As of 2001, the Deep Web was believed to occupy a space 400 to 500 times larger than the Internet we normally access, our surface web. Here are some numbers that might give you a better idea: over 10 years ago, the size of the Deep Web was estimated to be about 92,000 terabytes, which is 92,000,000 gigabytes. But all the numbers are merely speculation, because there is no real way to measure it. What makes the Deep Web worrisome to some? Well, can you imagine a physical place where you can buy a quarter gram of Afghan heroin, various firearms, fake identification, and hire an assassin? No? Well, on the Internet, there are hundreds and thousands of places.

The way we make money has changed thanks to the Internet. The way I make money is through content creation. I write marketable copy for different companies from tech to arts. My job would not exist without the Internet. However, many are choosing different avenues online to make a living as well: e-commerce, SaaS, and monetized user generated content. The last one in the list is interesting, because people can literally sell a show from the comforts of their own home. It can be a video blog like the kind you watch on YouTube, it can be a video game commentary like the kind you see on Twitch, and it can be pornography like the kind you find on MyFreeCams. There is literally a platform for any kind of entertainment you want to produce, and you can make a living doing it. Just try to avoid using public library as your settings.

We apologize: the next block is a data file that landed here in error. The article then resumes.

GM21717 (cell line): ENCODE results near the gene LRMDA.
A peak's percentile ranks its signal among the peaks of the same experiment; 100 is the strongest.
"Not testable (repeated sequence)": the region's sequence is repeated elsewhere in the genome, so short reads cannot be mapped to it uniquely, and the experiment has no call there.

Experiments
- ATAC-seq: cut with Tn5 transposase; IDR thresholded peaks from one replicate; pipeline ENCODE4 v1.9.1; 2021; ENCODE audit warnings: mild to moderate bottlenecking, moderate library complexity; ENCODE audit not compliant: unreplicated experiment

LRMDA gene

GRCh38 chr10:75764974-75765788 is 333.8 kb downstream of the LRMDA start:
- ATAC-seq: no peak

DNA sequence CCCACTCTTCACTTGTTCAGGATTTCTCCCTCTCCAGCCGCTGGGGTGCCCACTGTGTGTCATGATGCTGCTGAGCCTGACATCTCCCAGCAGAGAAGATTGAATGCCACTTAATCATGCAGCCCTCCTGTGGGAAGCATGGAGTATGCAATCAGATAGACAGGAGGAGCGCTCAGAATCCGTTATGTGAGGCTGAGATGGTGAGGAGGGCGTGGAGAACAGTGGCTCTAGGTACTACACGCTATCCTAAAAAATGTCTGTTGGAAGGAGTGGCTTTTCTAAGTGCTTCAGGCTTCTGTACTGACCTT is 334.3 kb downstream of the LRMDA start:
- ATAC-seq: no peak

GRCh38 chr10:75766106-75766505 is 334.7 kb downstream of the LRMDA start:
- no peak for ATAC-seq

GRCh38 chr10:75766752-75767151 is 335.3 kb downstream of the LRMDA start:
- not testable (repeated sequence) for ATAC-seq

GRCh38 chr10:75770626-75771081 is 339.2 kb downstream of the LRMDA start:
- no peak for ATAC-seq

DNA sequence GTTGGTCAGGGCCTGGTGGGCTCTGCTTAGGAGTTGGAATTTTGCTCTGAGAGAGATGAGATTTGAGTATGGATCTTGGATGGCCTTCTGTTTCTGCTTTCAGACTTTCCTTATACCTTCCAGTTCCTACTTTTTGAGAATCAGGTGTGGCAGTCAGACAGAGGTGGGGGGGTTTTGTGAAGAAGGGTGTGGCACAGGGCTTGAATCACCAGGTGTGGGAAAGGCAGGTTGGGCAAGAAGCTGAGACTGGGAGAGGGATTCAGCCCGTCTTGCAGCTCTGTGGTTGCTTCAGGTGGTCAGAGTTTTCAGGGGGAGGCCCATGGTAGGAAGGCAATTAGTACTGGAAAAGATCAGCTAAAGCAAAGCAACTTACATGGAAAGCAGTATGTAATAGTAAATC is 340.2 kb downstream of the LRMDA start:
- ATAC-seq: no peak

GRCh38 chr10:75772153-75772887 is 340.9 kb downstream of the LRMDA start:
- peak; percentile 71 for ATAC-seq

It’s horribly clear that today we can only truly know a person by understanding their search history. The fact that Google has more information about us than our friends and family says a lot. Our relationships, our knowledge, and the life we’ve created are now a few gigabytes on the Internet. And that is how significant we’ll continue to be as the web, like the universe, continues to expand.